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  • Writer's pictureScott Shellenberger

MD prosecutors slam General Assembly for lax juvenile crime laws, stress need for special session

By Gary Collins | Fox 45 Baltimore • July 12, 2023 | Original Source


ANNAPOLIS, Md. (WBFF) — Putting partisan politics aside, local state's attorneys across the state of Maryland are demanding immediate action on raising juvenile crime, mass shooting frequency and illegal firearm possession.


In response to a series of questions Fox45 News sent to all Maryland state's attorneys, those that responded believe their offices are handcuffed in their ability to keep the public safe.


Nearly all want the Maryland General Assembly to convene a special session to repeal recently implemented progressive juvenile justice laws they feel are making the state less safe.


This revelation comes as Baltimore residents are becoming enraged with a lack of updates from local and state officials in the wake of the worst mass shooting in state history.


Shortly after midnight on July 2, chaos erupted during the annual 'Brooklyn Day' block party in Baltimore's Brooklyn Homes community. Recently obtained court documents suggest one shooting may have triggered the sequence of more than a dozen shooters indiscriminately opening fire during a celebration that reportedly boasted between 900 and 1,000 attendees.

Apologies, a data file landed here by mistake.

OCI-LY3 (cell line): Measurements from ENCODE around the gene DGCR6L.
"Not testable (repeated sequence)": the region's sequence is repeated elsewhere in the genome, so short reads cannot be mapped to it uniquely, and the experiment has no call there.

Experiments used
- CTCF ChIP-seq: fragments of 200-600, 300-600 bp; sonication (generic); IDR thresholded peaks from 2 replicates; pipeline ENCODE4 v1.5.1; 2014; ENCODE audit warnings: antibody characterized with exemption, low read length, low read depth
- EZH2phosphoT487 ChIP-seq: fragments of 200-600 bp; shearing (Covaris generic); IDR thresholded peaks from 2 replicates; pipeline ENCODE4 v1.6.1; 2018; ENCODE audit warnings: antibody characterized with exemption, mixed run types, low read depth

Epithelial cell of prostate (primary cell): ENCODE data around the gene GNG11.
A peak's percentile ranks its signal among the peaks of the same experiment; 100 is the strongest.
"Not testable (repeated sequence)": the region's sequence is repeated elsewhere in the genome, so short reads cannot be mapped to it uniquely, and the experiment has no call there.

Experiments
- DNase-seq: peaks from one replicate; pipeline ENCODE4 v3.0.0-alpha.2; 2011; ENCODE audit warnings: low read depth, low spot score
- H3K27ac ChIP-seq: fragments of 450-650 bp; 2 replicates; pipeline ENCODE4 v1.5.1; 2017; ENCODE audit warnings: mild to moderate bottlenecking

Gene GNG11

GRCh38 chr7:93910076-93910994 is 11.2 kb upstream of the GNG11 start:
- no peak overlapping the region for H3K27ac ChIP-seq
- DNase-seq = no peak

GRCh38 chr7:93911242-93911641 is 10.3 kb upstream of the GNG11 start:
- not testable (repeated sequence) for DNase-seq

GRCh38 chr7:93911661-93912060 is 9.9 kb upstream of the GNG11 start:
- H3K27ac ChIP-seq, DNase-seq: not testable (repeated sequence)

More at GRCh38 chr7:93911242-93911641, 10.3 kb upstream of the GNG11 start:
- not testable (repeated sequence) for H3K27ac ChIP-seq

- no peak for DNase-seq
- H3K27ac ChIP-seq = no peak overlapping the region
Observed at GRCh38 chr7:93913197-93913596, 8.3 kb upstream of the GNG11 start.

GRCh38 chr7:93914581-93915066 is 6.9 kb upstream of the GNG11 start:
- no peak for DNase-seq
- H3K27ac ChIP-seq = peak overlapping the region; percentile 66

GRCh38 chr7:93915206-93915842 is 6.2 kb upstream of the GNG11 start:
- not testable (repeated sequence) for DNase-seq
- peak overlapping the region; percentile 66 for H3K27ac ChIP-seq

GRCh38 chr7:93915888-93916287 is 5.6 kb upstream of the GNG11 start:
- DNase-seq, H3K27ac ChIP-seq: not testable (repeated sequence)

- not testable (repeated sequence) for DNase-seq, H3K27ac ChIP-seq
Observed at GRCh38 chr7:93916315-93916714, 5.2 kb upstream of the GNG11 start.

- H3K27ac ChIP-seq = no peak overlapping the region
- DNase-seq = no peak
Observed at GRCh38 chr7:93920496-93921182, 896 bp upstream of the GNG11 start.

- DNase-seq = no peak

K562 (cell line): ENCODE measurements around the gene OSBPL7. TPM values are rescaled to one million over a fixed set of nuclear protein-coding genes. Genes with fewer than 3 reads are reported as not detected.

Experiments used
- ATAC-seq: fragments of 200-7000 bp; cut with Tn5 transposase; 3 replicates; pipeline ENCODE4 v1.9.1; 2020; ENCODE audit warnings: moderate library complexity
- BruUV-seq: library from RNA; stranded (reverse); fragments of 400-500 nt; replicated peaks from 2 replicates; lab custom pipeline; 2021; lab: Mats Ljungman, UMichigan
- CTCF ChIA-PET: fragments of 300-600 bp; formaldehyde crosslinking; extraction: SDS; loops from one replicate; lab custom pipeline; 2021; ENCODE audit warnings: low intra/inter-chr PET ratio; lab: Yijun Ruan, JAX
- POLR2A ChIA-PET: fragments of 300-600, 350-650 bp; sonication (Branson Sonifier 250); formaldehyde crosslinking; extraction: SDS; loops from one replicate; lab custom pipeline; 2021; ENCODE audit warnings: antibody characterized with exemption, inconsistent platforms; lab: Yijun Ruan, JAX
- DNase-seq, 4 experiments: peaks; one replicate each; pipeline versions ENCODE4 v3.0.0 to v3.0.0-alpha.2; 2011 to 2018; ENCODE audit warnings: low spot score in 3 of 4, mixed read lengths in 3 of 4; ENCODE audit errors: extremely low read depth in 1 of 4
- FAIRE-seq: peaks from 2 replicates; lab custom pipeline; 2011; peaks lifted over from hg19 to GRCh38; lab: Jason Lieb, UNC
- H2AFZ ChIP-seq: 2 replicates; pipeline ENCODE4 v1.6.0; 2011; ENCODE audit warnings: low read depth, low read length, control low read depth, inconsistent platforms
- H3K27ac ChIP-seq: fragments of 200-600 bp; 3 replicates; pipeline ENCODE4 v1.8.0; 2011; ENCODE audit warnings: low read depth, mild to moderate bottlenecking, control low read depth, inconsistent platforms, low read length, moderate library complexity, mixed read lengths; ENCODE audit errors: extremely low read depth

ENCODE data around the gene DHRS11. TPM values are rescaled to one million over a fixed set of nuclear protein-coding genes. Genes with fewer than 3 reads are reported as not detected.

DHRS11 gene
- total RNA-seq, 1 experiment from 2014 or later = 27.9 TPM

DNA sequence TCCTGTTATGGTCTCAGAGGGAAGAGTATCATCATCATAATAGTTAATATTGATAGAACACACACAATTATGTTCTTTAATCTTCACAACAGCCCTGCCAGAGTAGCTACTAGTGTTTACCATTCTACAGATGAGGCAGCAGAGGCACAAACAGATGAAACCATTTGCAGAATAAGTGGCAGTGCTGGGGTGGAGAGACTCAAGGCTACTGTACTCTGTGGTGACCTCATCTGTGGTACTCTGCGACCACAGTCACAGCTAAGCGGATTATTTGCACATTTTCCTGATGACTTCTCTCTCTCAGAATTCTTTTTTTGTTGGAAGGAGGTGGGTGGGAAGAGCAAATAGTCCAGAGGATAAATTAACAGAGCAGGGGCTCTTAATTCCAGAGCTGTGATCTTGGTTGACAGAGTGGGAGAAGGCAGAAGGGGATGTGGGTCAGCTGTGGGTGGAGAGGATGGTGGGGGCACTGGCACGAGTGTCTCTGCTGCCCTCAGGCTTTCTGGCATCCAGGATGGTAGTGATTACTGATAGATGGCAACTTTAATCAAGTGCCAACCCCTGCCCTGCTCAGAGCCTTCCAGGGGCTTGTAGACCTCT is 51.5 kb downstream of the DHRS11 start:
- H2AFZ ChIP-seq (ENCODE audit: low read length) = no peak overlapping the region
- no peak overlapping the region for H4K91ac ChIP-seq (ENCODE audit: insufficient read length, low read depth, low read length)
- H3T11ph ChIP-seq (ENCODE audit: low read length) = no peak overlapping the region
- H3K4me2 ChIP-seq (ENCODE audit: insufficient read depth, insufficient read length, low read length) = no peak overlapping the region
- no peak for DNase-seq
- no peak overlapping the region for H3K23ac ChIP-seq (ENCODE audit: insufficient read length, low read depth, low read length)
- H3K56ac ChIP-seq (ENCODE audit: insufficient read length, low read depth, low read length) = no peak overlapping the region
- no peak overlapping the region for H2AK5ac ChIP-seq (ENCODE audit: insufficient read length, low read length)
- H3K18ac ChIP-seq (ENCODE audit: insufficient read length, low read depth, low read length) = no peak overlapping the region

According to data obtained from Statista Research Department, July's Baltimore City massacre ranks as the 15th worst mass shooting when comparing number of victims shot.


The Baltimore massacre left two young people dead and 28 others injured.

Other than charges filed Friday against a 17-year-old boy allegedly seen in a social media video carrying an assault-style gun in a backpack prior to shots being fired, no other arrests have been made.


Some are blaming Maryland's Child Interrogation Protection Act and the Juvenile Justice Reform Act for what they believe is keeping law enforcement from holding suspects responsible.

Maryland state's attorneys did not hold back their opinions when speaking to Fox45 News on how these newer laws make the public less safe.


The Child Interrogation Protection Act has replaced traditional constitutional protections with legislative fiats that bar police from questioning young offenders, even those charged as adults," Democratic Montgomery County State's Attorney John McCarthy told FOX45 News. "This comes during a time of increasing youth violence."

Frederick County State's Attorney J. Charles Smith, a Republican, shares the same strong dissatisfaction for the law.


The result of this law [the Child Interrogation Protection Act] passing in Maryland is that if your child is a victim most often the perpetrator is another juvenile and there is a very good chance that the crime will not be fully investigated," Frederick County State's Attorney J. Charles Smith told Fox45 News.

Newly elected Baltimore City State's Attorney Ivan Bates had strong objections to the Juvenile Justice Reform Act in an interview with Fox45's Good Day Baltimore.